Dealing with HTML Parsing Misery?
October 26, 2005 3:01 PM   Subscribe

I need to write something (in perl) to shorten the text of a link if it's a URL, but only a URL. I've played with a variety of regexps and banged my head against HTML::Parser, but I've gotten no love. Help!

As far as regexps, go, I've done OK with /\(.*?)\< \/a\>/gi for getting the link text in question out, and modifying it isn't a problem.

The problem arises when I try to put it back. All I've been able to do is either only replace part of the orginal link OR I get stuck in an endless loop. I've been escaping my > and < signs, but that doesn't seem to help at all. for examples of what i've been trying (where in each $z is a copy of the original $1 from the first regexp, and $modtxt is the text i want to replace), tt>s#">$z\< #$modtxt\#/tt> will replace the text, but mungs up the tag so the initial A tag isn't closed before the ending tag. s#">$z\< #\\>$modtxt\< #/tt>, on the other hand, gets stuck in an endless loop.

I've been googling and banging my head against this for several days, and while I think I must be overlooking something really simple, I can't figure out what it is. Thus, I turn to Ask.Me for assistance.

(btw, getting those regexps through was a surprisingly difficult undertaking)
posted by Captain_Tenille to Computers & Internet (25 answers total)
 
AAAARGH. I swear, the regexps looked ok in preview.

These are the correct regular expressions:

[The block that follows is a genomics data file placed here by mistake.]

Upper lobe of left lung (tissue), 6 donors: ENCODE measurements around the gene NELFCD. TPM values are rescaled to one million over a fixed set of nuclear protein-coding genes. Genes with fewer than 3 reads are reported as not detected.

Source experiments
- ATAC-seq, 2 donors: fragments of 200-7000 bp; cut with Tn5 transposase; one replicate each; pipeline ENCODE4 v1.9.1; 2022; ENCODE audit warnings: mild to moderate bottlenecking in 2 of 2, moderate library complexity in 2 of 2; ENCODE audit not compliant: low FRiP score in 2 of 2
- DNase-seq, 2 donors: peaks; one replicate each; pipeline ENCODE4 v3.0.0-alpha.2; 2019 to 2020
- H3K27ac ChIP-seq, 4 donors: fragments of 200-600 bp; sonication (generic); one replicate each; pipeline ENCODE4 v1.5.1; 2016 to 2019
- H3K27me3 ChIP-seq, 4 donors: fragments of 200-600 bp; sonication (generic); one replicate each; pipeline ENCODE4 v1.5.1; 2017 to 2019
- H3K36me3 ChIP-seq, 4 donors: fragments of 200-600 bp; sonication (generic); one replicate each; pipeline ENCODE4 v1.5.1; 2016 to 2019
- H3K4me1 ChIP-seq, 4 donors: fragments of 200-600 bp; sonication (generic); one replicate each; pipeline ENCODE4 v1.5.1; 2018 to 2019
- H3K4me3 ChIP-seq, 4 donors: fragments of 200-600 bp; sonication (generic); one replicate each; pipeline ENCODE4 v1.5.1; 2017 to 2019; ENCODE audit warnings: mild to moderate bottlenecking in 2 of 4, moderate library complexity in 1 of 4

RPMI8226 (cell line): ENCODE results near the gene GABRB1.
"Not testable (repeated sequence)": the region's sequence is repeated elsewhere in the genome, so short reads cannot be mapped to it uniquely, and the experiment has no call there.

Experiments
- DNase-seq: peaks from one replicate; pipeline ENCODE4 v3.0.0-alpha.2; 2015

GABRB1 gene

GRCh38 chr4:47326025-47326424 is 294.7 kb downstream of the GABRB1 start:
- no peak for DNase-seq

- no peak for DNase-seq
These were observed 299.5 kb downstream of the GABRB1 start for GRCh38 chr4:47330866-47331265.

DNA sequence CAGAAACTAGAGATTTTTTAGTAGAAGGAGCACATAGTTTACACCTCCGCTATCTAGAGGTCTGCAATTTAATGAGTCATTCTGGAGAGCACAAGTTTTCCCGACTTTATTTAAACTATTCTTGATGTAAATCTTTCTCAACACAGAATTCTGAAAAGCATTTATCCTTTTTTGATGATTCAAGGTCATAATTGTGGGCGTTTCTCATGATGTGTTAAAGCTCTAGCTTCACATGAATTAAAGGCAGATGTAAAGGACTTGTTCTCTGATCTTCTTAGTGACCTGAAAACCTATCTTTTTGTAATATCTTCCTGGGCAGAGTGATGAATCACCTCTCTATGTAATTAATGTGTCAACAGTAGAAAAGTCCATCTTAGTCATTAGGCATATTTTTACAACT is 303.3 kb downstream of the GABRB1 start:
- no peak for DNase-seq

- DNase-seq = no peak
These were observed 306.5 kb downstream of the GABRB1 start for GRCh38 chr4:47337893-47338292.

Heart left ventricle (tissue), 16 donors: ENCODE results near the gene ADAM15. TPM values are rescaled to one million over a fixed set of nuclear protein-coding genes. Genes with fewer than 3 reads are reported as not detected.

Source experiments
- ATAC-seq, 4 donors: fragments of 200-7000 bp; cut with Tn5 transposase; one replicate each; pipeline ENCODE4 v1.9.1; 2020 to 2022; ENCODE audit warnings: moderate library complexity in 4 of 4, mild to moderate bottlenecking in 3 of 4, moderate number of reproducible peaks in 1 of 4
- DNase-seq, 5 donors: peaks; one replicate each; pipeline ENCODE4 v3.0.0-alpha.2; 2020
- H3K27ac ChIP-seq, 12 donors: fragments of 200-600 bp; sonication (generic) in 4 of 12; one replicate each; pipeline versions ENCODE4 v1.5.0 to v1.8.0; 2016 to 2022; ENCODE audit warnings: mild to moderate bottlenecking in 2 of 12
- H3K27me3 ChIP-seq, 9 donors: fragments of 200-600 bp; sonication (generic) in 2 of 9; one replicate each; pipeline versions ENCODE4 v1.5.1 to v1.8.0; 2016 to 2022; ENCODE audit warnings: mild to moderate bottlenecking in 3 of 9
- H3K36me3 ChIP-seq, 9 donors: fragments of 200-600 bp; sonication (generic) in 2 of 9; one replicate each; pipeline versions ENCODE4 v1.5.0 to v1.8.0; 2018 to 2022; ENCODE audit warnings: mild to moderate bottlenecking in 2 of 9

First one: /\<a.*href=.*\>(.*?)\< \/a\>/gi

Second one: s/">$z\</$modtxt\</

Third one: s/">$z\</\"\>$modtxt\</

Hopefully they make it out of live preview.
posted by Captain_Tenille at 3:07 PM on October 26, 2005


When I'm messing with perl like this, I wrap everything possible in the whole string in parentheses (like /(^.*)(match regexp)(.*$)/, and then stick it back together with $1.$changed$.3. at the end. (I do it this way because I usually can't figure out the right way.)
posted by smackfu at 3:10 PM on October 26, 2005


you may want to use other characters for your regexp, at first glance: s!foo!bar!gi, e.g. If you use a character which isn't likely to be manipulated in the URL (now or later), you save some grief and readability.
posted by kcm at 3:11 PM on October 26, 2005


kcm: tried that already. Still gets stuck in the endless loop.
posted by Captain_Tenille at 3:17 PM on October 26, 2005


I don't know Perl, but based on what I'd do in sed, maybe you could pull out all three parts of the search regexp like

/(\<a.*href=.*\>)(.*?)(\< \/a\>)/gi

then build the final string with $1$whatever$3 instead of doing a search-and-replace.

On preview: what smackfu said. Plus, this actually saves work (the rexexp match has already gone to the trouble of searching your text; why search it again for the replace?)
posted by flabdablet at 3:21 PM on October 26, 2005


It's not necessary to escape angle brackets -- they have no special significance in regular expressions.

It's possible that $z (the copy of $1) contains metacharacters with significance in regular expressions -- but the nuances of how metacharacters are treated when interpolated via a variable are kind of mind-bending, and I don't have them at the top of my mind. Perhaps you could try:

my $z = quotemeta($1);

If you're positive that $z is an exact copy of $1 (and doesn't itself contain metacharacters), try:

TO CAPTURE:

m{<a.*href=[^>]+>\s*(.+?)\s*</a>}ig;

TO REPLACE: